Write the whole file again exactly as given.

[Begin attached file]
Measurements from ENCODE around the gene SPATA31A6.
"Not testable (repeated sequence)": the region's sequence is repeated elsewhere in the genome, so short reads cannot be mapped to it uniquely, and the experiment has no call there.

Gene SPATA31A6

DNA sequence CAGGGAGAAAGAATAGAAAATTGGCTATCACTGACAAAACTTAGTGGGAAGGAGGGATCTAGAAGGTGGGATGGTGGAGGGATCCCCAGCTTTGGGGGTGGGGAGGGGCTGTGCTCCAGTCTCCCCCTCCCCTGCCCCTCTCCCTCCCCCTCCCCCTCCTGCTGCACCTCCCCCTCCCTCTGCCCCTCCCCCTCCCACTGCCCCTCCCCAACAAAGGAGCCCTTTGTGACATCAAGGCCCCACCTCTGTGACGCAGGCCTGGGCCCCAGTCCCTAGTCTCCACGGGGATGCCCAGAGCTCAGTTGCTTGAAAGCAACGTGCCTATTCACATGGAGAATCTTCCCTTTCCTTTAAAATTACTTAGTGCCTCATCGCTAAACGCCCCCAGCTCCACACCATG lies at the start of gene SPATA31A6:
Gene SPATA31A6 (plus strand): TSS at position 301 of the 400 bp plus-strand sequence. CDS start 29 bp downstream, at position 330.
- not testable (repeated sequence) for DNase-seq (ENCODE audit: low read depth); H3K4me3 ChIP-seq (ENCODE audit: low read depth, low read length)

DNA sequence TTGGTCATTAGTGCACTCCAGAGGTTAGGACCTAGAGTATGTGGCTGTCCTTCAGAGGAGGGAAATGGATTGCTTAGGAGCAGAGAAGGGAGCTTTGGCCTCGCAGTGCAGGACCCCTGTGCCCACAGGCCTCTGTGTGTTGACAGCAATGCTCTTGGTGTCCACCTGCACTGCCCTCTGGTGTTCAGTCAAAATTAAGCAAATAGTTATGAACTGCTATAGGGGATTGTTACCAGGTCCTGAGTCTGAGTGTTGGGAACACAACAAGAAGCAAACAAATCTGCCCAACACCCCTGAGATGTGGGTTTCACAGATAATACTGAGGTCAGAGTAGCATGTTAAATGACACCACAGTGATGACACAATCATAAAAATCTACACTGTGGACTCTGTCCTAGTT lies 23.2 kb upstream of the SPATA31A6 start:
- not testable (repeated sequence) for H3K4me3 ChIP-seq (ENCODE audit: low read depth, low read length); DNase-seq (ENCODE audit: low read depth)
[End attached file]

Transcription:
Measurements from ENCODE around the gene SPATA31A6.
"Not testable (repeated sequence)": the region's sequence is repeated elsewhere in the genome, so short reads cannot be mapped to it uniquely, and the experiment has no call there.

Gene SPATA31A6

DNA sequence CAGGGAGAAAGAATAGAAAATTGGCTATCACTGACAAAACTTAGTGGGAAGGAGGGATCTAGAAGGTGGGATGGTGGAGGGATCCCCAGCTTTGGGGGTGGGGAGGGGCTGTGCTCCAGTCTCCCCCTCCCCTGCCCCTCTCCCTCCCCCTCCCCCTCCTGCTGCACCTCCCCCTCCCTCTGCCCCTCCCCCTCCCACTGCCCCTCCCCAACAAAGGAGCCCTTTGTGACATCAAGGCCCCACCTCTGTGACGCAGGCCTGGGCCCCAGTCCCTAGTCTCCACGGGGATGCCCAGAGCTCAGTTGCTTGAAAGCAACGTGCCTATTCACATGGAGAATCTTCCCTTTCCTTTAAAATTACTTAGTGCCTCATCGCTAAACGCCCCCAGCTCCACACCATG lies at the start of gene SPATA31A6:
Gene SPATA31A6 (plus strand): TSS at position 301 of the 400 bp plus-strand sequence. CDS start 29 bp downstream, at position 330.
- not testable (repeated sequence) for DNase-seq (ENCODE audit: low read depth); H3K4me3 ChIP-seq (ENCODE audit: low read depth, low read length)

DNA sequence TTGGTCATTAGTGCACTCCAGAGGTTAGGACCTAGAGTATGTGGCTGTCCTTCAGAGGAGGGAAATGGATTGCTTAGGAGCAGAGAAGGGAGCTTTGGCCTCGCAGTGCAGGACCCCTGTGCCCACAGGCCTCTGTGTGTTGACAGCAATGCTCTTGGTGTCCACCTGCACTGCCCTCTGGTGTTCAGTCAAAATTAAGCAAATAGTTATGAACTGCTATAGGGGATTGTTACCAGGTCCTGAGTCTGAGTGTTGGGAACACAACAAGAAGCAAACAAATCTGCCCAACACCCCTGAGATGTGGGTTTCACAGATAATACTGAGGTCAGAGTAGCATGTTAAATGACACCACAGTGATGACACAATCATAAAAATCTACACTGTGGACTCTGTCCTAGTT lies 23.2 kb upstream of the SPATA31A6 start:
- not testable (repeated sequence) for H3K4me3 ChIP-seq (ENCODE audit: low read depth, low read length); DNase-seq (ENCODE audit: low read depth)